Elizabeth Tirzah Todd was born 19th December 1866 in Leadgate, Consett, Co Durham daughter of Edward Todd a local Butcher and Grocer and his wife Emma Maria nee Oxley. She married Thomas Peacock a Colliery Surveyor at Sacriston on 2nd May 1890. The couple had their first child Winifred the following year also in Sacriston before moving to Staffordshire. There the couple had 3 more children Walter in 1895 who died in infancy, Thomas Edward Todd in 1898 and finally Joseph in 1899 who also died in infancy.
A few years later in 1905 Thomas decided it was time to make a new life for the family and headed for the United States, eventually ending up in Arizona. Elizabeth and the two children joined him 6 years later aboard the Lusitania, departing Liverpool 22nd January 1911 bound for New York. Like many people of that time, they saw the USA as a new beginning with better prospects and a new way of life.

Within a few years the family had settled into their new lives in Jerome, Yavapai, Arizona and all was going well. Thomas was employed in a good job, Winifred had married, Thomas Edward was in school and Elizabeth had fully embraced her new community. However disaster struck, Thomas took ill and died on 26th December 1914. The family were devastated.

Soon Elizabeth’s thoughts turned to family and home. So she booked her tickets on the very ship on which she had travelled 4 years previous. So carrying 1,959 people (1,257 passengers and 702 crew), the Lusitania left New York on its 202nd Atlantic crossing on 1st May 1915 with Elizabeth and son Thomas Edward aboard. It was to be a journey that would forever stay in their memories as well as change the course of the “Great War”.
In response to Britain’s blockade of Germany the Germans announced a policy of “Unrestricted submarine warfare” and would fire on any ship showing the British or allied flags. In March they had carried out this threat by sinking the HMS Falaba off the coast of Ireland with the loss of over a 100 lives. But many believed this to have been a one of incident.

It was Captain Turner who in charge of the Lusitania and was flying a neutral flag. He had also been warned that the German U- Boat’s may still be in operation in and around the Irish channel and to keep up his speed and make zig-zag movements in and around those waters. Unfortunately the weather on that ill fated day was heavy fog giving poor visibility, so Turner reduced his speed and took a direct line route believing that there would not be a problem.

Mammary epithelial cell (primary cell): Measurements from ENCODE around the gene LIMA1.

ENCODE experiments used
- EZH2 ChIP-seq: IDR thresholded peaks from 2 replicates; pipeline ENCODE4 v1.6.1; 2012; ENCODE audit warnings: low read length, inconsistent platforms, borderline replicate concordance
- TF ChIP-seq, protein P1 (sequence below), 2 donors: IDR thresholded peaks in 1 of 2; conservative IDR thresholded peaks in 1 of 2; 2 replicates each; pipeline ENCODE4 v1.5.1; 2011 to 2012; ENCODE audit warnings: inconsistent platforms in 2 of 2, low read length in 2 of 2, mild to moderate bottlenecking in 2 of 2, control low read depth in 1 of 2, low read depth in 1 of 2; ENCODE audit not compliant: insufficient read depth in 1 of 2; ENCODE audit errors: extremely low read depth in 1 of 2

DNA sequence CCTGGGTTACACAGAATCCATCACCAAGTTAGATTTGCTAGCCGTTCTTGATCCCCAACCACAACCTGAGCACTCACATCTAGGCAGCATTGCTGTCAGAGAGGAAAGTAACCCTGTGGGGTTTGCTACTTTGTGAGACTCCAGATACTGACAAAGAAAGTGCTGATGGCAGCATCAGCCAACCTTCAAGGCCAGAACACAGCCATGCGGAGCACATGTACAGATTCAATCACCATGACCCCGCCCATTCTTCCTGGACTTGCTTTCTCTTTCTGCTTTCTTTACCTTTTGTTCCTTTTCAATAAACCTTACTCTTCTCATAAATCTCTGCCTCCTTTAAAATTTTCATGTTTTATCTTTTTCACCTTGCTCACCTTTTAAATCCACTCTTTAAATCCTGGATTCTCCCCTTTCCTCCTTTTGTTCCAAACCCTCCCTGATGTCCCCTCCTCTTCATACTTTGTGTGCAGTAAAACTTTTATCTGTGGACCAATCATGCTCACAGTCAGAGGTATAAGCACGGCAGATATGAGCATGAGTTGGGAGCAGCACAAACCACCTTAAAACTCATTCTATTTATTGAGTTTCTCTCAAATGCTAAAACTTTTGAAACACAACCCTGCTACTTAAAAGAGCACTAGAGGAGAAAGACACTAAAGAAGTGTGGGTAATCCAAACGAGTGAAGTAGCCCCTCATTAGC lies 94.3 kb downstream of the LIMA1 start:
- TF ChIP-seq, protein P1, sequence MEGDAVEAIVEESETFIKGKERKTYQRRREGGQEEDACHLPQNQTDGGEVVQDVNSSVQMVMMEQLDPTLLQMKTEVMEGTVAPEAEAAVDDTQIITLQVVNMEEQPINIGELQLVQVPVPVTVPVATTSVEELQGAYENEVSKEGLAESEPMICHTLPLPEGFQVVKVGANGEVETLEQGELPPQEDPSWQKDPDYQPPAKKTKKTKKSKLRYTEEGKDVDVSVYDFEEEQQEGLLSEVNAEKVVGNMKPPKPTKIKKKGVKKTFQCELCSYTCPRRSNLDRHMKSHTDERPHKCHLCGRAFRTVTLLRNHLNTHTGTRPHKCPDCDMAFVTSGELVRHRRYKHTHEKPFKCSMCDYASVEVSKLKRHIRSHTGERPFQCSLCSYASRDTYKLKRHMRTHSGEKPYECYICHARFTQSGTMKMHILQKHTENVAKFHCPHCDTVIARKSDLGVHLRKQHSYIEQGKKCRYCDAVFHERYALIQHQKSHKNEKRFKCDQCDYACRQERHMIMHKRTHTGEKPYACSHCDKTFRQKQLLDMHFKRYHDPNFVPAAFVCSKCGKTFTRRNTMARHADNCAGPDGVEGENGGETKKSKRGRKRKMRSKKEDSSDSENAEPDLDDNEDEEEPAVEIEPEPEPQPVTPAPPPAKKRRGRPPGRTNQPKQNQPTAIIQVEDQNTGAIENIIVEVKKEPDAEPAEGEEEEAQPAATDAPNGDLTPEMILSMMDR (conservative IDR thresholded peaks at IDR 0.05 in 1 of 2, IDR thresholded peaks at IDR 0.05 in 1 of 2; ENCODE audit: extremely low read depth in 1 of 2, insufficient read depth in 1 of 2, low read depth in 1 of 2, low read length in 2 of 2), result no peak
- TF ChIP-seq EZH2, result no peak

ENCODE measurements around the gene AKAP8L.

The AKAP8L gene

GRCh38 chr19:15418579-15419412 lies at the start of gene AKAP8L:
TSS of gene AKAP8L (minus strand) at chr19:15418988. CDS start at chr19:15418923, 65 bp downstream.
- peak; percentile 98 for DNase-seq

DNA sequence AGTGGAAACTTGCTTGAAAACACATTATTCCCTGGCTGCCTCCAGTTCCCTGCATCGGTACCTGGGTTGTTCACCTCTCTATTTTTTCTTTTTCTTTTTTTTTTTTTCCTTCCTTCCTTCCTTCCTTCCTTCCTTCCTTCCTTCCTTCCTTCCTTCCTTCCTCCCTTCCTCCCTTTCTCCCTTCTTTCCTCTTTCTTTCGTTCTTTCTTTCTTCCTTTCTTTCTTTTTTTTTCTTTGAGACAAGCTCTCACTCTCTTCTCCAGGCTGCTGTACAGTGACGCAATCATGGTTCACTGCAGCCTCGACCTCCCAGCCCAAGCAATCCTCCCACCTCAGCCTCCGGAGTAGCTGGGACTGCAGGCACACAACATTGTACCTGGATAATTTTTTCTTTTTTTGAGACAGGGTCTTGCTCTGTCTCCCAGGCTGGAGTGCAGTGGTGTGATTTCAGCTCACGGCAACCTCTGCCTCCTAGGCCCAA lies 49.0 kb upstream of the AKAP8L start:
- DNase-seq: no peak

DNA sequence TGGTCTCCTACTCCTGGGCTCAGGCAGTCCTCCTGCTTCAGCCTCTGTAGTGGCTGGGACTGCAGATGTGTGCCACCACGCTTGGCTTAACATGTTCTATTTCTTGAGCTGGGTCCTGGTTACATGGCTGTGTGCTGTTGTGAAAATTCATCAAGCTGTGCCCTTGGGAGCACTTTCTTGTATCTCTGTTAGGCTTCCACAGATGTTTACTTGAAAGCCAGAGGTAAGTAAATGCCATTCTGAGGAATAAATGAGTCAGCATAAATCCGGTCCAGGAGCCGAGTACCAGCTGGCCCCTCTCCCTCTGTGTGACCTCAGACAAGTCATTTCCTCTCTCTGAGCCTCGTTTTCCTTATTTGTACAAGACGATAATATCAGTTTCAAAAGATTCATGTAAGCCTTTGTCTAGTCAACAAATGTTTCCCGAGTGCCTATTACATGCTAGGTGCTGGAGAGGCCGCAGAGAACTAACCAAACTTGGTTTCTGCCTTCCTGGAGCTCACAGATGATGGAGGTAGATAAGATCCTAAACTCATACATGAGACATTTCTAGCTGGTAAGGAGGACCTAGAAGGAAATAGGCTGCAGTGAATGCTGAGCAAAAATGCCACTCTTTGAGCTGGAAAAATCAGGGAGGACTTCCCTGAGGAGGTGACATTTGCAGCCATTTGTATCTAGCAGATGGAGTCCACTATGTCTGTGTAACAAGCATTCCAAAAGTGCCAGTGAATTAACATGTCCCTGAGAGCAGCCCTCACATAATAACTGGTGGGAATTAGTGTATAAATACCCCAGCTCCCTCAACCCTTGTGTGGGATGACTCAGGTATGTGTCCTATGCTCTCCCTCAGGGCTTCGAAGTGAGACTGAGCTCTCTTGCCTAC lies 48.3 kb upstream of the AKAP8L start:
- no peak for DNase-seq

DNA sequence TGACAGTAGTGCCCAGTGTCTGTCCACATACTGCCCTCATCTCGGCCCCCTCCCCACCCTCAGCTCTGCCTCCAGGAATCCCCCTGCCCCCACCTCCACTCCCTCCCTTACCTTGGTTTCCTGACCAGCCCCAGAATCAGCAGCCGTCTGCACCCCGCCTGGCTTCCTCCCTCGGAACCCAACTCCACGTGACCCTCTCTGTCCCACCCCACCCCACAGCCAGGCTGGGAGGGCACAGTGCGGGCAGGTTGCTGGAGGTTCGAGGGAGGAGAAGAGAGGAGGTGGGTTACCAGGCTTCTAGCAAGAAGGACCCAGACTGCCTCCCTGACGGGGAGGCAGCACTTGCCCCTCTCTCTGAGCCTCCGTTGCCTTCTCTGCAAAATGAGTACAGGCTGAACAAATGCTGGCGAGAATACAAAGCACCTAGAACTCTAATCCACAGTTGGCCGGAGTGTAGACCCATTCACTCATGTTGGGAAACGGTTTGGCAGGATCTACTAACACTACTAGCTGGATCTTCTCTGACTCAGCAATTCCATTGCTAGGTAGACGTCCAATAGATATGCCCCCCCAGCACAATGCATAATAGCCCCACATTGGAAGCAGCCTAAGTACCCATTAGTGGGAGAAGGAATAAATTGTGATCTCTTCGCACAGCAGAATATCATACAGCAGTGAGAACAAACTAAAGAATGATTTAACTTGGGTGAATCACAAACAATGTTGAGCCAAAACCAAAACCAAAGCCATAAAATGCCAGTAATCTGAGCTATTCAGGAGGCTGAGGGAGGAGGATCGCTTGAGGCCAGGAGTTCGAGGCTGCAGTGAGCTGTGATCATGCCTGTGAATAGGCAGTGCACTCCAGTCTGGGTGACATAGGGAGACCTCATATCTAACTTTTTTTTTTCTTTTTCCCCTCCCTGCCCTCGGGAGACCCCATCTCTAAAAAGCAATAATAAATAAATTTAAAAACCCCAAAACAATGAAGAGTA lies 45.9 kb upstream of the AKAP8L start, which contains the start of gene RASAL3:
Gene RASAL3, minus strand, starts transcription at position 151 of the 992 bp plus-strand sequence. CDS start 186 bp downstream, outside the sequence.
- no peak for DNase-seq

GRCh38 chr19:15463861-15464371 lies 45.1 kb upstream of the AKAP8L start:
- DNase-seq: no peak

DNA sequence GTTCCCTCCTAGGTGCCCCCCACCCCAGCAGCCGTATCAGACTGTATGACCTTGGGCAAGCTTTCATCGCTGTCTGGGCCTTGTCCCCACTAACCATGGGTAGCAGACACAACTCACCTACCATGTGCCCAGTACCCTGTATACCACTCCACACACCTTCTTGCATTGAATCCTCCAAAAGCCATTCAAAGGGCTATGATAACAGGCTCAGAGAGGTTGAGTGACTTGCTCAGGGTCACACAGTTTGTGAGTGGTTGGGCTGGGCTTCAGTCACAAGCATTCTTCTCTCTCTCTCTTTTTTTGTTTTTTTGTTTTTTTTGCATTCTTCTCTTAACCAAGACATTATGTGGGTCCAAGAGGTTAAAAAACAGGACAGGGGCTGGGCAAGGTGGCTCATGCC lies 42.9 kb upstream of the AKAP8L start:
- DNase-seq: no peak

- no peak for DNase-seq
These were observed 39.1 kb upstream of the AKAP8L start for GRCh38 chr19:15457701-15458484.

At 2.09pm on the 7th May 1915 only a 11 miles off the coast of Ireland, Elizabeth and Thomas Edward found themselves amidst sheer panic. A German U-Boat captained by Captain Schwieger from a range of 700 metres ordered his men to fire a torpedo hitting the Lusitania directly on its starboard side.

Within 18 minutes and amidst sheer chaos the Lusitania sunk with the loss of 1,195 souls, both British and American. In all, only 289 bodies were recovered, 65 of which were never identified The remaining survivors aboard life rafts (many of which had overturned while lowering into the water) and anything else that could float watching in horror, Elizabeth and Thomas Edward amongst them. Many of the survivors claim to have heard a second explosion just prior to the final sinking of the ship, but the U-boat captain disputed that saying that only one shot was fired. It was almost 2 hours before rescue came.

The US government condemned the action as cowardly and although it was two more years before they entered the war state this as one of the main catalysts. Elizabeth and Thomas Edward were rescued and eventually returned to England along with the other survivors to awaiting crowds who had gathered to meet them. It was a time of heavily mixed emotions sad and sombre for the people with lost loved ones and joy for the fewer who had survived.

A day later on the 10th May they eventually arrived at Elizabeth’s sisters home in Burnopfield, Mrs Boland, wife of Doctor Boland. The pair had been very lucky and spent the next 2 months catching up with their family in and around Consett and Stanley area’s before bravely boarding the ship “New York” on 10th July and heading back to Arizona.
Elizabeth the local girl from Leadgate who braved the adventures of the new world and survived the sinking of the Lusitania finally past away in 1952 in Riverside, California, USA at the grand age of 86.

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  1. J Smith, I do state, if you read the full story, that although it was two years later when America joined the war, they do state that the Lusitania was one of the catalysts. Thanks.


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